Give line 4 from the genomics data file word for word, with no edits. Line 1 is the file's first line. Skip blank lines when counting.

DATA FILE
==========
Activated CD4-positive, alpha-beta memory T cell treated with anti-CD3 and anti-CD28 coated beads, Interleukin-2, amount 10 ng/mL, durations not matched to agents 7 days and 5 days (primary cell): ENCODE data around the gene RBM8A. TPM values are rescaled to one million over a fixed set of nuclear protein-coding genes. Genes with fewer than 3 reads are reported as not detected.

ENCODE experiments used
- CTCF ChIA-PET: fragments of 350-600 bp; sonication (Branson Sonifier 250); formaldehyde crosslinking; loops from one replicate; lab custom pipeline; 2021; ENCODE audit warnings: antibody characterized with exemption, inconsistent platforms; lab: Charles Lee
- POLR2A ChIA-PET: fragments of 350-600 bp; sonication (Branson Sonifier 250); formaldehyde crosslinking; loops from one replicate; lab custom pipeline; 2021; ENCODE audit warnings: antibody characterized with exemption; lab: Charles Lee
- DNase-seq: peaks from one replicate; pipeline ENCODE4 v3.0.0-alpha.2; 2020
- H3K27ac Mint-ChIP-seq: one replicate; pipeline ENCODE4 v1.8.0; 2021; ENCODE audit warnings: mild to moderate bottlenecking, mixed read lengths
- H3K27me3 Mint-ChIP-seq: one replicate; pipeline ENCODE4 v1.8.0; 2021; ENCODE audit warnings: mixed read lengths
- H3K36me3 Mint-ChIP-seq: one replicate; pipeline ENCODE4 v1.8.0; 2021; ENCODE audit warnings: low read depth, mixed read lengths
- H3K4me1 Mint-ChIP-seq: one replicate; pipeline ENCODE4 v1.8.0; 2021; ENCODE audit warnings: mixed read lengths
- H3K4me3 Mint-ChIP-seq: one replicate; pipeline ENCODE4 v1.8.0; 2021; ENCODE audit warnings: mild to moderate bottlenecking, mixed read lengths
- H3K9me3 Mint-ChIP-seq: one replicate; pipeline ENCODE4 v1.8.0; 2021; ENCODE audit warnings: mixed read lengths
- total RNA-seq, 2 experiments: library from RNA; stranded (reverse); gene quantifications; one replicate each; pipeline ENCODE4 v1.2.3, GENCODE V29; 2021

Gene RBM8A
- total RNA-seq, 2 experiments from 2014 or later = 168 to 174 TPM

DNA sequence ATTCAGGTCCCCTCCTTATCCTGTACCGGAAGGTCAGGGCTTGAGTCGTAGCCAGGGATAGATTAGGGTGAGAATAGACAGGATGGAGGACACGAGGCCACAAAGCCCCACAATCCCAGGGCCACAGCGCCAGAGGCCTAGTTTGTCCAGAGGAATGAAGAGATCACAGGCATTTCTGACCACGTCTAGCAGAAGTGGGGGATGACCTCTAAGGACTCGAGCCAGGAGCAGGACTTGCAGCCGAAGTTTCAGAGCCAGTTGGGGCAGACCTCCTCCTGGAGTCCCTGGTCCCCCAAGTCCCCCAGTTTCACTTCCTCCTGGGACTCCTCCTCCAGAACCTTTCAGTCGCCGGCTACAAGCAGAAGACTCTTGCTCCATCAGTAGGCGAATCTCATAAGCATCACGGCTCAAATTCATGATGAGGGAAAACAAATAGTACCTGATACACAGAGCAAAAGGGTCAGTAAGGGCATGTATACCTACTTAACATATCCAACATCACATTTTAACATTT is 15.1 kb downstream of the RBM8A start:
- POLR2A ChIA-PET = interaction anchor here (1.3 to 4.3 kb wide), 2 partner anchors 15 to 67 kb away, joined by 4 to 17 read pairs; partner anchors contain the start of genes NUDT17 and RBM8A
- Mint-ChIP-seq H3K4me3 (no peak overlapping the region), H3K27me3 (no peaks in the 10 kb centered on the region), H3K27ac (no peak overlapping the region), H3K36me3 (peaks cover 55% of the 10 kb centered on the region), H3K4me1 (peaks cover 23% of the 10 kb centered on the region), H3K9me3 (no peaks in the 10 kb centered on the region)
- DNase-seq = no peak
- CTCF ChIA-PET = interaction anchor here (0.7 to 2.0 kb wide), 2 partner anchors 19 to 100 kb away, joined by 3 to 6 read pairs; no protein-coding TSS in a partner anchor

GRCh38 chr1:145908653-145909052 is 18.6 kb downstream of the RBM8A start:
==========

- POLR2A ChIA-PET: fragments of 350-600 bp; sonication (Branson Sonifier 250); formaldehyde crosslinking; loops from one replicate; lab custom pipeline; 2021; ENCODE audit warnings: antibody characterized with exemption; lab: Charles Lee